VOICES OF LEWISHAM

thumbnail_DSC_6022.jpg

AISHA

“My job is a huge part of my life, and it’s been really hard not being able to go to work and see my colleagues.”

Aisha Edwards, 26, lives in the borough and is a key member of Lewisham Speaking Up, an independent charity for people with learning disabilities. She also works at the Young Vic Theatre, which has been closed for the majority of the time since 14 March. Aisha has struggled not being able to work at the theatre, and misses the regular interaction with her work colleagues and theatregoers.

“I got my job at The Young Vic through a five week training course with Mencap. They gave me work experience, and then I applied for a permanent job as an usher. I greet people, show them to their seats, if they have any problems they can come to me and I can help them resolve them. It’s a real people-facing job, which I love because I am a real people person!

“My job is a huge part of my life, and it’s been really hard not being able to go to work and see my colleagues. They are so nice and I miss them very much.

“The Young Vic is trying to find different ways they can get a show together but it is really difficult for them as audiences that are really spread out don’t really work for the Young Vic as a venue – it’s not big enough. I’ve been in work just once since 14 March – they were trying out something with the social distancing rules – and it was just not the same.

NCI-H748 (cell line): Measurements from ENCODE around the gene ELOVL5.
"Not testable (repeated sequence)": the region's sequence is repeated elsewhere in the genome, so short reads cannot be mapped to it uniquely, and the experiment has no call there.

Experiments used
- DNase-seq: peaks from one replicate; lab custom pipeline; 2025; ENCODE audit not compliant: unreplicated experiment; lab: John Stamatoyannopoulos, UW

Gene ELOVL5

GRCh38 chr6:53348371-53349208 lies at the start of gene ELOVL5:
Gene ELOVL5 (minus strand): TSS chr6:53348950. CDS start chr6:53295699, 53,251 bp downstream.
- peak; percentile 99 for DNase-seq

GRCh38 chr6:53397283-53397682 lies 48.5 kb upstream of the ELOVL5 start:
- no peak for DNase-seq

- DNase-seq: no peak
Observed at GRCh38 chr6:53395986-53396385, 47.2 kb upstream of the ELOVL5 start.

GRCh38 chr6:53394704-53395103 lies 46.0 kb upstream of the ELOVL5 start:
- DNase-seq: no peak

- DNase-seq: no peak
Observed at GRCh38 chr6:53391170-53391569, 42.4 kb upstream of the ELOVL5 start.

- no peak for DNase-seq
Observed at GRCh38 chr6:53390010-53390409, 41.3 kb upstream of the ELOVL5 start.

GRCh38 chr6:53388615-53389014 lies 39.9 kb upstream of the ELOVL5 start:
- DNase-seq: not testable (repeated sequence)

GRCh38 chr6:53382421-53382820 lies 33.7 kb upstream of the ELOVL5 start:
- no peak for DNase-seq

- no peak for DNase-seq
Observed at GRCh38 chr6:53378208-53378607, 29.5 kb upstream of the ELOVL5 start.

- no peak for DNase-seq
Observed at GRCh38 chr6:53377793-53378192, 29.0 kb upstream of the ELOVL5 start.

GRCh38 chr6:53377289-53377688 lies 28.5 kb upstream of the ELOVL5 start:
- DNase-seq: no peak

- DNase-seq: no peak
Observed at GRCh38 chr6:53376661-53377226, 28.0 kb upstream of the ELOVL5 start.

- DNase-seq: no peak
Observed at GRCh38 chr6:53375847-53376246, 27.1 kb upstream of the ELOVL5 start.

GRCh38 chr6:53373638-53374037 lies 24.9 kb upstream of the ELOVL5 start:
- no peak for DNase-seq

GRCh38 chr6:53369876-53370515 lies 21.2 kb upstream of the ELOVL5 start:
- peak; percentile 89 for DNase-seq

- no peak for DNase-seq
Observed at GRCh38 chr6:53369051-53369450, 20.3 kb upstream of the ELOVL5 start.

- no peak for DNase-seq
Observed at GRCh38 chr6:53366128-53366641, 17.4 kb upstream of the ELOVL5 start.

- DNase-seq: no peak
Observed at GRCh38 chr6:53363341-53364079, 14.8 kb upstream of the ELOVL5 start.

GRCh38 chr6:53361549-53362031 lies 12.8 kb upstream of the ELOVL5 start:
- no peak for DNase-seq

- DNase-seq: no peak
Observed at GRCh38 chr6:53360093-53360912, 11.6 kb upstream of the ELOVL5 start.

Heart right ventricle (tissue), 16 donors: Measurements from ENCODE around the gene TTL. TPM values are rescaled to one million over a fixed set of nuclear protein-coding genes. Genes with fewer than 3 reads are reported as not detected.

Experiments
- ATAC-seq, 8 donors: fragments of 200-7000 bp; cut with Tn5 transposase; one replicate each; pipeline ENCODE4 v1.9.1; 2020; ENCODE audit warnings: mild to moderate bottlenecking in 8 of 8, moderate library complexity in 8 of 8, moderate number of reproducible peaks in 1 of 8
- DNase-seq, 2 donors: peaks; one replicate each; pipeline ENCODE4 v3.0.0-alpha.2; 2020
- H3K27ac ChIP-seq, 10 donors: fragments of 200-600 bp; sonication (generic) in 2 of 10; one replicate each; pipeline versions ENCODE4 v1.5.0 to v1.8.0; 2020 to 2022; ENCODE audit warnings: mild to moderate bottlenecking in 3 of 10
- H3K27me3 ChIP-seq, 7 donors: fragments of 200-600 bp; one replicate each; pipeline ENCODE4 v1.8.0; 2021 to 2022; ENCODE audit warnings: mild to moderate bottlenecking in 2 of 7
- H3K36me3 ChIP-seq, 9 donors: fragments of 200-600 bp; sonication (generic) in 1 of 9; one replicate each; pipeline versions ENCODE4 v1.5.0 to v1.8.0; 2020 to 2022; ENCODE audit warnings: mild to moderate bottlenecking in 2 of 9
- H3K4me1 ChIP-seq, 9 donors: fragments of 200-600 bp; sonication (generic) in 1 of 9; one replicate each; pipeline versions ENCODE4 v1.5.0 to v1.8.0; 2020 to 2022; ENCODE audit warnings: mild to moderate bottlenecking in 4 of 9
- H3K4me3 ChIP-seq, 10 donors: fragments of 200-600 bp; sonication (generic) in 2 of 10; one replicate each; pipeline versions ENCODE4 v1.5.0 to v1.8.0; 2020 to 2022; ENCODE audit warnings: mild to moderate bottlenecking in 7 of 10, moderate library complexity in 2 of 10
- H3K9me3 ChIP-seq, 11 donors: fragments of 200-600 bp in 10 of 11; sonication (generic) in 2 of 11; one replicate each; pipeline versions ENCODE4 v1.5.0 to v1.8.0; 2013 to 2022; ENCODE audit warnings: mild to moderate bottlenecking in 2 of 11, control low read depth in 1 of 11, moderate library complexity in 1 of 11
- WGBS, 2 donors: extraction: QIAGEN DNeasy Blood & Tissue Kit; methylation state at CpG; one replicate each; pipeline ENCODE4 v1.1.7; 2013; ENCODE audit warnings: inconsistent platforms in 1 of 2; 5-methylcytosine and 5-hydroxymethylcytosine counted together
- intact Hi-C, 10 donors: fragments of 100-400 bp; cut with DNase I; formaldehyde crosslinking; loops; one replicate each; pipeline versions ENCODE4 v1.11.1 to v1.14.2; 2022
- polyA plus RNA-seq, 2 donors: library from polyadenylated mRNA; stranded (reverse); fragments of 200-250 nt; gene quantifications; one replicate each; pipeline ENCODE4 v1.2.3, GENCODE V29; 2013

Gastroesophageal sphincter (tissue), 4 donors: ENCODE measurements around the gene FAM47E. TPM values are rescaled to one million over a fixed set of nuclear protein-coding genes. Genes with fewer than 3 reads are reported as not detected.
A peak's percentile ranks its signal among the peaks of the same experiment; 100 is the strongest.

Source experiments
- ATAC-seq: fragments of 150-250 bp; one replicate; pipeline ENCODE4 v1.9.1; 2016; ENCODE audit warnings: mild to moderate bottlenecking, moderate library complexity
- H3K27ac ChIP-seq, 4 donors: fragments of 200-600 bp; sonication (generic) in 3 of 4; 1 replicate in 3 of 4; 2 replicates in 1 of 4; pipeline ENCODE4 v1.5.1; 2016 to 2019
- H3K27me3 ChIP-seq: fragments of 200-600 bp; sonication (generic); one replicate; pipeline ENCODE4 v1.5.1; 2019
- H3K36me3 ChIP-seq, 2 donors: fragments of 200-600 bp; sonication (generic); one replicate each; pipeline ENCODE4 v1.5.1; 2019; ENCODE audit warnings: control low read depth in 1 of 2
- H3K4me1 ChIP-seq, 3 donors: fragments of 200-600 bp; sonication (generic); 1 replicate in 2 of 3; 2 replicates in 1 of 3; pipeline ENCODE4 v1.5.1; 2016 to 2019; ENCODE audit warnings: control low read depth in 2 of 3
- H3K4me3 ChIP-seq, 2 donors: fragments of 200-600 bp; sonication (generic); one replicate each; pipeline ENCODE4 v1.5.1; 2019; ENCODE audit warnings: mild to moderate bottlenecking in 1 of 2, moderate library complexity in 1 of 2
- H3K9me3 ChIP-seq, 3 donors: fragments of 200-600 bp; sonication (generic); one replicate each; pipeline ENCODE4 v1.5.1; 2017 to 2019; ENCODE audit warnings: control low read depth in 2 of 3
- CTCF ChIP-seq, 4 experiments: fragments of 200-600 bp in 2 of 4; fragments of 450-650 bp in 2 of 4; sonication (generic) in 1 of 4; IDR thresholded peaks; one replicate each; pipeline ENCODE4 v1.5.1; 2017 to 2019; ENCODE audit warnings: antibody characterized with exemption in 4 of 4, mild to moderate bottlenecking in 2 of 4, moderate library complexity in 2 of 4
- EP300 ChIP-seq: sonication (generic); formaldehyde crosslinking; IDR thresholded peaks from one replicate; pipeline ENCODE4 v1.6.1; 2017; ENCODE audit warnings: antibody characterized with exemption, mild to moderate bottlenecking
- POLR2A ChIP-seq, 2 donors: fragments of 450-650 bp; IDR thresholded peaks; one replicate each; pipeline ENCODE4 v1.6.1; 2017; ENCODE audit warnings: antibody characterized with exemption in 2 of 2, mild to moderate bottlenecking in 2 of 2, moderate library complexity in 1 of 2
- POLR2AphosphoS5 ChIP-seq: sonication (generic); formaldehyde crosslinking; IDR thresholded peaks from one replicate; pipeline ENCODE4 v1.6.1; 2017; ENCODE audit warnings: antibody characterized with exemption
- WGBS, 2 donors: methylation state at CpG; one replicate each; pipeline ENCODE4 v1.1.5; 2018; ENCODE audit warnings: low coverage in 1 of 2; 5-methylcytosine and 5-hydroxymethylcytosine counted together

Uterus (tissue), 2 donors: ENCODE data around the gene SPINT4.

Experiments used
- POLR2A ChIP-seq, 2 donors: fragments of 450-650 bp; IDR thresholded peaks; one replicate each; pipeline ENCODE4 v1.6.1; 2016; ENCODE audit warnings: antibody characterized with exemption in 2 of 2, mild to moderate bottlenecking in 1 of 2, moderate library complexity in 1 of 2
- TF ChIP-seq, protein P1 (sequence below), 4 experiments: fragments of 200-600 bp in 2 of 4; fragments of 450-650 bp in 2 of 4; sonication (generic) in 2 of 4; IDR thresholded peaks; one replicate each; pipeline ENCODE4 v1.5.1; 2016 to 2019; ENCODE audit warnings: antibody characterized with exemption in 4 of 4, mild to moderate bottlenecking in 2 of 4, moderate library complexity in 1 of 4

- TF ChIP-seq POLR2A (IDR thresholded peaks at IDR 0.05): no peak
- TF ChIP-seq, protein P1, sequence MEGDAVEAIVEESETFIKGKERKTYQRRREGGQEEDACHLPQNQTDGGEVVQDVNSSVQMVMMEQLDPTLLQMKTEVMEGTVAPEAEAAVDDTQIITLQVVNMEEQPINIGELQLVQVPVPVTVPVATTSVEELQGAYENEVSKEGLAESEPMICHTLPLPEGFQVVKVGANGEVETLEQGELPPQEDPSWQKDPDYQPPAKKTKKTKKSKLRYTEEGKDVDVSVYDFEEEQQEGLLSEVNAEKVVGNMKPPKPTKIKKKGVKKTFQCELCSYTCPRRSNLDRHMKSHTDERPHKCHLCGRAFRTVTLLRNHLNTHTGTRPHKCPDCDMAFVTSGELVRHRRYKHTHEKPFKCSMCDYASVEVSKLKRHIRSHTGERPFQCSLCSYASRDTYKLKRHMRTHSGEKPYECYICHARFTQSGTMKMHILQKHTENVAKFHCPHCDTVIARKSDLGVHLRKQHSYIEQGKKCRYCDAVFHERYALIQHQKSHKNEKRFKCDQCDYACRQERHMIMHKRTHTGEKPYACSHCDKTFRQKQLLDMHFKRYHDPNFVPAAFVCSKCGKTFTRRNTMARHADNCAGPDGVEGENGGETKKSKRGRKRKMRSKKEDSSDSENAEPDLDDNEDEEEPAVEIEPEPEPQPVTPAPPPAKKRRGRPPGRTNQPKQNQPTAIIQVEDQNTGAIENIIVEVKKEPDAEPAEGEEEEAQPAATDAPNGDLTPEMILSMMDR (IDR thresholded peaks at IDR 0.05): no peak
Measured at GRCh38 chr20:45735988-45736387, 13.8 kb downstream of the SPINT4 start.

“Aside from the work at Young Vic I also work with Lewisham Speaking Up, a local charity for people with learning disabilities like me, helping us with our independence and in getting our voices heard. I used to do a lot of travelling to different places with Lewisham Speaking Up. This is another thing that is not happening now.

“I’ve felt very sad this year, it’s important for me to see people and interact.

“I have learnt a lot about new technologies though, and have been using Zoom and Teams, and chats on WhatsApp to stay connected with people. The internet and technology is so advanced these days, it’s helped me a lot. I don’t know what I would have done without it to be honest. My work colleagues, family and friends have been brilliant and helping to keep me happy. I am thankful that I got to visit Jamaica with my family in January - it seems so long ago now!

“I am worried about whether this virus will ever go away. Will it get worse if the lockdown relaxing gets out of hand and we all go back to square one? They need to get things back to normal gradually, not quickly.

“I really want to get back to my job and go back to normal without the mask, and without the two-metre social distancing. See all my colleagues and friends without the restrictions.

“The theatre industry has been hit so hard by this. I said to one of my friends the other day – I understand that the restaurants have been affected really badly, but it’s been very hard for our industry to adapt. Central London is so quiet where all the theatres are now.

“Something great happened to me as a result of all this though – I was on TV! I was interviewed by the BBC to talk about my Young Vic job. They came to my house and filmed me and I was on the news and everything. It was really good and my family is very proud!

“I’m lucky that I am careful with my money and have not been spending anything so I haven’t been personally affected financially, but I do hope to be able to get back into work again soon. Before I used to spend like mad but now I only spend on things that I really need.”

Aisha spoke to us in December 2020.

I am lewisham Logo